Of the 37 cases reported from 2005 to 2015, 33 people acquired PAM from recreational exposure to freshwater, three from using a neti pot with contaminated tap water, and one from playing on a hose-fed Slip 'N Slide toy. Most patients are young, healthy, and active, between 10 and 14 years of age. The full range of ages is 5-19.

Neti pots are sinus irrigation systems that are designed to flush water deep into the nasal cavity. They are often successfully used by allergy and sinus sufferers. Many people are not aware that public drinking water is not tested for amoeba and is only chlorinated enough to kill some diarrhea-causing bacteria; drinking water is not sterile and contains a living ecosystem of bacteria, fungi, and amoebae. These are usually harmless but occasionally are not. Higher levels of chlorine are needed to kill most infection-causing parasites like amoeba and other protozoa. In addition, private water cisterns and water storage tanks may pose a risk.

In parts of the world where chlorination is poor, nasal rinsing may be used to purify the body before prayer -- an act called ritual ablution. In Pakistan, recent years have seen reports from 10 to 15 cases per year of PAM, and chlorination of drinking water or pools has been lax.

It is not possible to give an accurate estimate of invasive Naegleria fowleri infection compared to the many more probable exposures. It is easy to consider, however, that cases are missed because health professionals lack awareness, there is misdiagnosis or trouble making a diagnosis before death, or there is a lack of diagnosis because autopsy is not routinely performed. Few medical situations require a legally mandatory autopsy by the medical examiner, and many facilities don't do them anymore. Autopsies are not covered by insurance and cost up to $5,000. Most death certificates are signed by a doctor based on a best guess. Underreporting may occur because there is no mandatory federal reporting, and states differ in the requirement to report diseases related to amoebae.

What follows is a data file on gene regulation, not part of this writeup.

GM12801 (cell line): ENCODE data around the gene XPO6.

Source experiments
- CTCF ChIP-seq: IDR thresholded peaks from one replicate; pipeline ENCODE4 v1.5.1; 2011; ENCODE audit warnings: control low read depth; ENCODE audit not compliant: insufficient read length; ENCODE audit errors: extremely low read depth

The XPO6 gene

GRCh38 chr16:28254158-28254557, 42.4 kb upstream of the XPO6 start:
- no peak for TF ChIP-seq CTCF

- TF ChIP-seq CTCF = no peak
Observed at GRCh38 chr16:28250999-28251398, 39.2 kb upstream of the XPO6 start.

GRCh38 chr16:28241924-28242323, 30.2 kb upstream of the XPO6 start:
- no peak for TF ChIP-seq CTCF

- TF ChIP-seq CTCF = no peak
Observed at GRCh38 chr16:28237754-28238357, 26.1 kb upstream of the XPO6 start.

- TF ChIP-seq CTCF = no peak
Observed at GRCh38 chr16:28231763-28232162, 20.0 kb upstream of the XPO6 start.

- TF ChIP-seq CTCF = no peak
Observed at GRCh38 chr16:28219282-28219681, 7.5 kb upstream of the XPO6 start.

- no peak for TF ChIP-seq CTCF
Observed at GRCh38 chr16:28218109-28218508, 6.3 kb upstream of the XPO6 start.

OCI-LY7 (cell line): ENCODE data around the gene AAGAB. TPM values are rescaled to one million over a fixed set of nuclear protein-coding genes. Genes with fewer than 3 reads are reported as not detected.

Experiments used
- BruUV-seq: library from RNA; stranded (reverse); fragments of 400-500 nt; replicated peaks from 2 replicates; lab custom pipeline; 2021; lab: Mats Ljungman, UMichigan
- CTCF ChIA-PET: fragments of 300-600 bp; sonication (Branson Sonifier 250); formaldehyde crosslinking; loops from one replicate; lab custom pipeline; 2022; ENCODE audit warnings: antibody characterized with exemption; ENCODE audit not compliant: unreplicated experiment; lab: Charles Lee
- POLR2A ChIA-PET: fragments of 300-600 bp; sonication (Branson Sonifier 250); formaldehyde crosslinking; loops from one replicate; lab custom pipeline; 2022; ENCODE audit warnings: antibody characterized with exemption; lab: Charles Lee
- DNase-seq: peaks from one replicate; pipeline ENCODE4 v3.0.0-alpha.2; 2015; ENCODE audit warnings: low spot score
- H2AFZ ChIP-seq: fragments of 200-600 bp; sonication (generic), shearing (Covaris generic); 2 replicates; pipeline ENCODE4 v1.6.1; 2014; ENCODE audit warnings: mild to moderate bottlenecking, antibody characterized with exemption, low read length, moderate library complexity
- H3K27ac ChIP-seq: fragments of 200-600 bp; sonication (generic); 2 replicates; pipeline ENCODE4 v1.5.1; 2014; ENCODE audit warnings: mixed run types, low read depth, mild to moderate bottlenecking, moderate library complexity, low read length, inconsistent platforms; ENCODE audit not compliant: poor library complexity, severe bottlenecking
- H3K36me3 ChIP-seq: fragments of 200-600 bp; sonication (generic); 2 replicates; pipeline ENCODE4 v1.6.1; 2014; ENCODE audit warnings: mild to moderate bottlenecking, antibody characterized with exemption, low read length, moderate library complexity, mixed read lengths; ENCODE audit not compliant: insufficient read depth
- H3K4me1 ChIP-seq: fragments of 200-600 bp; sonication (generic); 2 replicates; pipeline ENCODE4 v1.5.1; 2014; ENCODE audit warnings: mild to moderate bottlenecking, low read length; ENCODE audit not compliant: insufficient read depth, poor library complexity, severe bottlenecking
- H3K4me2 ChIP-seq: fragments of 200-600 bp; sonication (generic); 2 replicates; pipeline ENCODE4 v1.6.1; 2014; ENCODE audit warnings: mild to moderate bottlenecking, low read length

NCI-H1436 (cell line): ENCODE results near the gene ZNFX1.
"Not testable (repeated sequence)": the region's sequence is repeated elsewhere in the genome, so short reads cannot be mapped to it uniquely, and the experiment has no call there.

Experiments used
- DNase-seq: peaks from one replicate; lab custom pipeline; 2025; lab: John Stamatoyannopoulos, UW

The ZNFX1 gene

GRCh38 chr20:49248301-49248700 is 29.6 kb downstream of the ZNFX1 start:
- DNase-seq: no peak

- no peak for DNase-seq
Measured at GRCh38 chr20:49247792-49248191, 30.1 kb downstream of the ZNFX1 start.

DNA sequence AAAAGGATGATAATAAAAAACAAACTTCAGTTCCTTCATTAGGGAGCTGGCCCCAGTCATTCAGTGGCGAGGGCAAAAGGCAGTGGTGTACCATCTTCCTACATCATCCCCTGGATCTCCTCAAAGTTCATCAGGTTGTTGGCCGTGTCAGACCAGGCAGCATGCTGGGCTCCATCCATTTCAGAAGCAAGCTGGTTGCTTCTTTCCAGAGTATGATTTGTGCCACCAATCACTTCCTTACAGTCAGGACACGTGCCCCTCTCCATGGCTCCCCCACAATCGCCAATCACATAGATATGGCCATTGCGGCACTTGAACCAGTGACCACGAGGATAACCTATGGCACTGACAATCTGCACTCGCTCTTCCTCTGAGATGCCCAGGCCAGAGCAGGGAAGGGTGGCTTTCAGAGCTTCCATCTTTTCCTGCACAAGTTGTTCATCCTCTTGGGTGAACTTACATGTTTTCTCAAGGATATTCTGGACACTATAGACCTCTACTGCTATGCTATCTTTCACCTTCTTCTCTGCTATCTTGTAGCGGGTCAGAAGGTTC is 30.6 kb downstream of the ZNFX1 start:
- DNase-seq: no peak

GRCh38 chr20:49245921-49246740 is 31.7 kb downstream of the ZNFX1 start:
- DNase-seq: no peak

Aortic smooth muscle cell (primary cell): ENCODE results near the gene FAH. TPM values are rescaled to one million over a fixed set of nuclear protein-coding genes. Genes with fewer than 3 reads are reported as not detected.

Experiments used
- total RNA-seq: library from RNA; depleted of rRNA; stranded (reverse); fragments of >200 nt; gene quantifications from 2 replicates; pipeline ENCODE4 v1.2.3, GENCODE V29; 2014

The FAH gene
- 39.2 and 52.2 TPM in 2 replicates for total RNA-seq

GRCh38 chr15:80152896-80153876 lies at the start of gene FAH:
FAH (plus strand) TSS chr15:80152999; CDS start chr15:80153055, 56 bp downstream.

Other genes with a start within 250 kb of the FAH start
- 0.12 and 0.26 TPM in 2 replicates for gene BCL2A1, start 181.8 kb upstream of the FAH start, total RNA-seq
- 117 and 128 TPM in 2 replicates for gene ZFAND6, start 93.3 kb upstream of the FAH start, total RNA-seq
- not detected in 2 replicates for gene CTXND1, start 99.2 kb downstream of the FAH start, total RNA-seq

Other amoeba have been transmitted by transplanted tissue, but Naegleria fowleri has not caused disease. Between 1995 and 2012, 21 organs have been transplanted from individuals who died from PAM; however, no cases of transplant-related PAM have been recorded, which is reassuring. The risk is not zero, though, because Naegleria can spread in the blood to other organs, probably when the blood-brain barrier has been destroyed.

Swallowing the amoeba has not been associated with infection. Properly chlorinated and maintained recreational water systems or seawater have not been associated with infection.

Humidifiers or vaporizers do not pose a risk; droplets produced by these devices are very small and cannot carry an amoeba or cyst without the organism drying out.

Is Naegleria fowleri infection contagious?

PAM is not contagious from person to person. The only way to become infected with Naegleria fowleri is for the amoeba to reach the tissues far up at the roof of the nasal cavity.

Medically Reviewed by a Doctor on 8/18/2016